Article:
This initiative, launched in 2019 under the name “Mini-Schengen” and based on a 1990s idea, does not have the support of the entire peninsular region, which remains deeply divided over this project. While Bosnia and Herzegovina and Montenegro are not refusing to be a part of it and are open to discussions, the Prime Minister of Kosovo, Albin Kurti, who took office in 2020, for his part accuses Serbia of relying on this project to recreate “a fourth Yugoslavia”

Tensions between Balkan countries continue to be an impediment to European integration. The issue of movement between Kosovo and Serbia has been a source of concern since the end of September. Two weeks of escalation followed Kosovo’s decision to prohibit cars with Serbian license plates from entering its territory, in response to Serbia’s long-standing prohibition on allowing vehicles to pass in the opposite direction.

In response to the mobilization of Kosovar police to block the road, Serbs in Kosovo blocked roads to their towns and villages, and Serbia deployed tanks and the air force near the border. On Sunday, October 3, the conflict seemed to be over, and the roads were reopened. However, the tone had been set three days before the EU-Balkans summit.

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German Election: Ramifications for the US Foreign Policy



Image source: twitter @OlafScholz

In the recent German election, foreign policy was scarcely an issue. But Germany is an important element in the US foreign policy. There is a number of cases where Germany and the US can cooperate, but all of these dynamics are going to change very soon.

The Germans’ strategic culture makes it hard to be aligned perfectly with the US and disagreements can easily damage the relations. After the tension between the two countries over the Iraq war, in 2003, Henry Kissinger said that he could not imagine the relations between Germany and the US could be aggravated so quickly, so easily, which might end up being the “permanent temptation of German politics”. For a long time, the US used to provide security for Germany during the Cold War and beyond, so, several generations are used to take peace for granted. But recently, there is a growing demand on them to carry more burden, not just for their own security, but for international peace and stability. This demand was not well-received in Berlin.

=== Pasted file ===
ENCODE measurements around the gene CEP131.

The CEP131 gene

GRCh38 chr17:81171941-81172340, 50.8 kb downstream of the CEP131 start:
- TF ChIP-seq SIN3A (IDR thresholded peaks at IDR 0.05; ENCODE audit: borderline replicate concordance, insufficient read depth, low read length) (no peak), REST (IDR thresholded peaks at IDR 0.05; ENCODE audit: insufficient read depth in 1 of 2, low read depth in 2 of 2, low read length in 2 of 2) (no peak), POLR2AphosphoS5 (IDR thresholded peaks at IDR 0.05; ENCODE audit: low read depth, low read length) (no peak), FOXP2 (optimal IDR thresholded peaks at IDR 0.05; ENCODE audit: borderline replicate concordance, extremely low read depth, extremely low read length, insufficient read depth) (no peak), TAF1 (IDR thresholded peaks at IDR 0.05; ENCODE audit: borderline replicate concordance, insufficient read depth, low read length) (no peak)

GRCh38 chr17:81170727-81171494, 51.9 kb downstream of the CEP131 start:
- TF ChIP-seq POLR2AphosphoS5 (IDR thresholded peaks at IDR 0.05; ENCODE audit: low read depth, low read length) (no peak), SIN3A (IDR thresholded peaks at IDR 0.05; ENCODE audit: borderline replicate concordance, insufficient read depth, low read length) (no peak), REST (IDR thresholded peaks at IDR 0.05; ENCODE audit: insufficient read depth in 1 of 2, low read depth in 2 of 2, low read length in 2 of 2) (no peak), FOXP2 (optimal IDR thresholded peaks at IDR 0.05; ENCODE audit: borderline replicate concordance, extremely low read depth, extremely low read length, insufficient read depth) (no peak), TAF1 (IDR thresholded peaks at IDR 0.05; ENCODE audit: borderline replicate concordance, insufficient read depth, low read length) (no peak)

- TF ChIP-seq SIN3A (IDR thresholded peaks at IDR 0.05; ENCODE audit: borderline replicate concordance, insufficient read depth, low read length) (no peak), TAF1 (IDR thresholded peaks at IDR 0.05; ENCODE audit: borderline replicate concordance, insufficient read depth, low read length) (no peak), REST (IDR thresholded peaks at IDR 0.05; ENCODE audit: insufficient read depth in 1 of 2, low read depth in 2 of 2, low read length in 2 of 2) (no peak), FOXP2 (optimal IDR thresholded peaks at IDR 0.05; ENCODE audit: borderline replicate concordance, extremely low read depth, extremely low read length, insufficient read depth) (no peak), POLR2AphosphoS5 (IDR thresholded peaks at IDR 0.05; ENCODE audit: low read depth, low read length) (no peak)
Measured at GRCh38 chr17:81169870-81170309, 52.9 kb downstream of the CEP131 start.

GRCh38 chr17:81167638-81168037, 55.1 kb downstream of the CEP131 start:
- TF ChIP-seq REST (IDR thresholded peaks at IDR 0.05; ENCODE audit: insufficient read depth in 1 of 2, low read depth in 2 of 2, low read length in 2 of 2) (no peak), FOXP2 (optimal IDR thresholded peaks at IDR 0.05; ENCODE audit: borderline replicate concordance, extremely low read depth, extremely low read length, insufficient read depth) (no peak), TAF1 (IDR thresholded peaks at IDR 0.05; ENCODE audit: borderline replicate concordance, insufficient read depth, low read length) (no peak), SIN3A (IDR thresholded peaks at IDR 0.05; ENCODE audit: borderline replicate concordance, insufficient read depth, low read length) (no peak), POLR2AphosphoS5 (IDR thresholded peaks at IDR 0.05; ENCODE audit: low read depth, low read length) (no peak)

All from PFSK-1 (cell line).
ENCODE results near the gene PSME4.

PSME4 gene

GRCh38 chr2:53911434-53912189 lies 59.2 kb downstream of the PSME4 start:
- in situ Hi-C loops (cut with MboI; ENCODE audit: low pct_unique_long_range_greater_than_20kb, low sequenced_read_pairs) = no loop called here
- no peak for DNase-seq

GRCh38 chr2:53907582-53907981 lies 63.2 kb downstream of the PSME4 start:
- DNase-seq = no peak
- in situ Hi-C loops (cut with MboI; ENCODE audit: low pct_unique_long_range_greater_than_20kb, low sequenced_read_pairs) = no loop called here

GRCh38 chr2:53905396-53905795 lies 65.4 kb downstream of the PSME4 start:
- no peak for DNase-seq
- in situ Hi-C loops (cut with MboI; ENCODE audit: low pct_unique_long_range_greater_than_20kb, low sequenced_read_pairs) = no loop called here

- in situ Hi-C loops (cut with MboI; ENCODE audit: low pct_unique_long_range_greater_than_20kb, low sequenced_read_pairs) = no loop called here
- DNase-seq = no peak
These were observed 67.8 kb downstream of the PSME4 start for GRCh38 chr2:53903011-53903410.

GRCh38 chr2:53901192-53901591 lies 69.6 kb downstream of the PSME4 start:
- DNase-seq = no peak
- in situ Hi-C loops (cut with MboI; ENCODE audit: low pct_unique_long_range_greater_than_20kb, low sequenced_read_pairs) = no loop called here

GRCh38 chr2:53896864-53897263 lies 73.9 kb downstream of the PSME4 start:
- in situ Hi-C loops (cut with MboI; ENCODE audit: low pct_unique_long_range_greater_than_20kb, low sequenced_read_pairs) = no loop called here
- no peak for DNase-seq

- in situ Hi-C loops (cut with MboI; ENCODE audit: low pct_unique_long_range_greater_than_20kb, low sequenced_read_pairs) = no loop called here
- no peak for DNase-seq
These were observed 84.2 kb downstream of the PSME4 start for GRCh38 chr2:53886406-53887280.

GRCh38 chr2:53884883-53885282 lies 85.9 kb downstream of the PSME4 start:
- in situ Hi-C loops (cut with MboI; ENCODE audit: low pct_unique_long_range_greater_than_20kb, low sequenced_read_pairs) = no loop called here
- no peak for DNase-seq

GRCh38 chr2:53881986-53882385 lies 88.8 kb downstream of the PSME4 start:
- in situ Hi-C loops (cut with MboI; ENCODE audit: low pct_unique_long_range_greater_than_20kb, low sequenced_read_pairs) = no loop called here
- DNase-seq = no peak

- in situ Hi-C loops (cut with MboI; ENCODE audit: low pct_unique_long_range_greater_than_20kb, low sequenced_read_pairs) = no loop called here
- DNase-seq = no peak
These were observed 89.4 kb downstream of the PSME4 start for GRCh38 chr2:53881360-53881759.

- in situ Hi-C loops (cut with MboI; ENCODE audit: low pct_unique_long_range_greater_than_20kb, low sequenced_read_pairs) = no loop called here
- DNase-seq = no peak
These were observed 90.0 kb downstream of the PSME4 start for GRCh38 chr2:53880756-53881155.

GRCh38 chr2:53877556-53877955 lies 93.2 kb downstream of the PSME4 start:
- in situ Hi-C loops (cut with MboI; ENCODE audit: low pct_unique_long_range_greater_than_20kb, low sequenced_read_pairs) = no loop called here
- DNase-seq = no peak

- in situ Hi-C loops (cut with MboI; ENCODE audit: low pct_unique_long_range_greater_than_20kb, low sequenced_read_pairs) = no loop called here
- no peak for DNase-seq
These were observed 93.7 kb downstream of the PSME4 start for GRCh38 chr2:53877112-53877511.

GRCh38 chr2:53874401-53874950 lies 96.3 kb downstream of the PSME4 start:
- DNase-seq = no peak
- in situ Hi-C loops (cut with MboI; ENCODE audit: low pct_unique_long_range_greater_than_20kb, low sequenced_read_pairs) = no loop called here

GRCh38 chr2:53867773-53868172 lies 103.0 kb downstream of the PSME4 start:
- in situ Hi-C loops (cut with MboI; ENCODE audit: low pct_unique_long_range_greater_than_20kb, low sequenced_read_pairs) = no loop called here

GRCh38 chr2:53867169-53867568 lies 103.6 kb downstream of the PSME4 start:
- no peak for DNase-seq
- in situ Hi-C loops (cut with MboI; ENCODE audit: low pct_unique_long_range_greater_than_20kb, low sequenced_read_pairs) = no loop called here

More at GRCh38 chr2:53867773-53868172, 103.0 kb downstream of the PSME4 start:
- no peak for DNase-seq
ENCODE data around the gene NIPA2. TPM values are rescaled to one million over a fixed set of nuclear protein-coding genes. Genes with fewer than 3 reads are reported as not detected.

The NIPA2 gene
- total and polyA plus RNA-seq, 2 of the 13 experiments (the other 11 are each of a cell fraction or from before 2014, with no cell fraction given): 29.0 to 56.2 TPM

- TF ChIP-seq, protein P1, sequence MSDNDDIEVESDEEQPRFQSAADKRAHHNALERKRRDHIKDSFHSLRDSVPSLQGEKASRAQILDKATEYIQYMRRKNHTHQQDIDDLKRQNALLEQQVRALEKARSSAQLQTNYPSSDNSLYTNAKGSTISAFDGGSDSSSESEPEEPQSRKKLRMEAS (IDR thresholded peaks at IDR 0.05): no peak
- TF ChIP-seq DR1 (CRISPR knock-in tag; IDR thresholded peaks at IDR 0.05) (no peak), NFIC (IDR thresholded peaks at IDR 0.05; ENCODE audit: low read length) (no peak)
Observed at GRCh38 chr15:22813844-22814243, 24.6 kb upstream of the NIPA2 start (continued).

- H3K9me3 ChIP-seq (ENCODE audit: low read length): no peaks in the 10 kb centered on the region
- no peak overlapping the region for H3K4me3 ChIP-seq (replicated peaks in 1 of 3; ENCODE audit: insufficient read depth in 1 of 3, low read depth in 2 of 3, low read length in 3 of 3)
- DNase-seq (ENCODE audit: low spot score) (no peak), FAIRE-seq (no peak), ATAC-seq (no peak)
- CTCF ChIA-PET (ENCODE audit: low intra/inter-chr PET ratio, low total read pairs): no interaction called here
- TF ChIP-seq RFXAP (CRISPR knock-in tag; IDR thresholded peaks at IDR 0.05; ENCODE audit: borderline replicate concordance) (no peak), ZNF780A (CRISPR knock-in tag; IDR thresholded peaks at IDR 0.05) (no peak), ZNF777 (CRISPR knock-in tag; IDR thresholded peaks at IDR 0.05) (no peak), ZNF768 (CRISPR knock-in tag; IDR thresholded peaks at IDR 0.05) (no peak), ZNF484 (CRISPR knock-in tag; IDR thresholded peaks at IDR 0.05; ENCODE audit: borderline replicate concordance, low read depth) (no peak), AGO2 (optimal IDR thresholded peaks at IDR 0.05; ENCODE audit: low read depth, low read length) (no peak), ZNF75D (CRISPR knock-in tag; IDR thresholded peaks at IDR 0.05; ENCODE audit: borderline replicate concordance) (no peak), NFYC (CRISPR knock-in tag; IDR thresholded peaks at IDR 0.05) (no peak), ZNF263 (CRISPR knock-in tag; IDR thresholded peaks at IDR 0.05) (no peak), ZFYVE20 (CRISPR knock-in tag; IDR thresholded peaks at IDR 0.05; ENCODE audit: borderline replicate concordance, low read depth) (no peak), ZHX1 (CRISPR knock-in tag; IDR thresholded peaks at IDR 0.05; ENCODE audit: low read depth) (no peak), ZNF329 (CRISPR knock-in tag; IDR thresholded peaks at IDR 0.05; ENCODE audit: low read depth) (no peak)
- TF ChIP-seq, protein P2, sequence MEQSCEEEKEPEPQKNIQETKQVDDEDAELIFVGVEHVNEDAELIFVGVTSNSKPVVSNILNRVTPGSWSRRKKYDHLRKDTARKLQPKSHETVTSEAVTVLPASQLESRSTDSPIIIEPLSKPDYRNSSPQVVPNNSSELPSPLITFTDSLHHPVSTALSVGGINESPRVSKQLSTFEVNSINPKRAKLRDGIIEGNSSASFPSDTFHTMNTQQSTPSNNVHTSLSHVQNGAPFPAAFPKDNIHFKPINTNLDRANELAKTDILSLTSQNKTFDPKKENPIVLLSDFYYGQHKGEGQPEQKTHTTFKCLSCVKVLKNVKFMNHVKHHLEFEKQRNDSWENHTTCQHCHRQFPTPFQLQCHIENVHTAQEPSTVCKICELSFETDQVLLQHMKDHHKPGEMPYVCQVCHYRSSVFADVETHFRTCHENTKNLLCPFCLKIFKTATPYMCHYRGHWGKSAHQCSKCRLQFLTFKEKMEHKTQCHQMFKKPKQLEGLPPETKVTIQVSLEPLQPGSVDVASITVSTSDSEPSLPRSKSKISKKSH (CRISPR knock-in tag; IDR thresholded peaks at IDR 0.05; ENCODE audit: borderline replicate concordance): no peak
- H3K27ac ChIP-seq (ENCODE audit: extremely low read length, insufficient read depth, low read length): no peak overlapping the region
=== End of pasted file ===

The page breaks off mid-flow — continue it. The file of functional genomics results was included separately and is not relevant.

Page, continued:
Then, the environment around Germany changed and new threats loomed up in front of them. The great powers’ competition became the main theme in international relations. Still, Germany was not and is not ready for shouldering more responsibility. Politicians know this very well. Ursula von der Leyen, who was German defense minister, asked terms like “nuclear weapons” and “deterrence” be removed from her speeches.

Although on paper, all major parties appreciate the importance of Germany’s relations with the US, the Greens and SPD ask for a reset in the relations. The Greens insist on the European way in transatlantic relations and SPD seeks more multilateralism. Therefore, alignment may be harder to maintain in the future. However, If the tensions between the US and China heat up to melting degrees, then external pressure can overrule the internal pressure and Germany may accede to its transatlantic partners, just like when Helmut Schmid let NATO install medium-range nuclear missiles in Europe after the Soviet Union attacked Afghanistan and the Cold War heated up.

According to the election results, now three coalitions are possible: grand coalition with CDU/CSU and SPD, traffic lights coalition with SPD, FDP, and Greens, Jamaica coalition with CDU/CSU, FDP, and Greens. Jamaica coalition will more likely form the most favorable government for the US because it has both CDU and FDP, and traffic lights will be the least favorite as it has SPD. The grand coalition can maintain the status quo at best, because contrary to the current government, SPD will dominate CDU.